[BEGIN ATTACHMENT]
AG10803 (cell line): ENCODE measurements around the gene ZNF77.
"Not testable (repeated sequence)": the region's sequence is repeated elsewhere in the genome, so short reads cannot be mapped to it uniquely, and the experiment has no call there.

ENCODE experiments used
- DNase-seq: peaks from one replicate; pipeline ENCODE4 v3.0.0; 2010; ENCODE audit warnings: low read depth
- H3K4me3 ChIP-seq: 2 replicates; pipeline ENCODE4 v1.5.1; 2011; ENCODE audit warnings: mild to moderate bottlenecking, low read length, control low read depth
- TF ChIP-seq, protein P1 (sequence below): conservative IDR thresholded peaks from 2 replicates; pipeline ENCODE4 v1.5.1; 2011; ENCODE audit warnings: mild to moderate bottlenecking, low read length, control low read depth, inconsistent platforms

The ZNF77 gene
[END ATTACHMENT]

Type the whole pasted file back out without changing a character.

AG10803 (cell line): ENCODE measurements around the gene ZNF77.
"Not testable (repeated sequence)": the region's sequence is repeated elsewhere in the genome, so short reads cannot be mapped to it uniquely, and the experiment has no call there.

ENCODE experiments used
- DNase-seq: peaks from one replicate; pipeline ENCODE4 v3.0.0; 2010; ENCODE audit warnings: low read depth
- H3K4me3 ChIP-seq: 2 replicates; pipeline ENCODE4 v1.5.1; 2011; ENCODE audit warnings: mild to moderate bottlenecking, low read length, control low read depth
- TF ChIP-seq, protein P1 (sequence below): conservative IDR thresholded peaks from 2 replicates; pipeline ENCODE4 v1.5.1; 2011; ENCODE audit warnings: mild to moderate bottlenecking, low read length, control low read depth, inconsistent platforms

The ZNF77 gene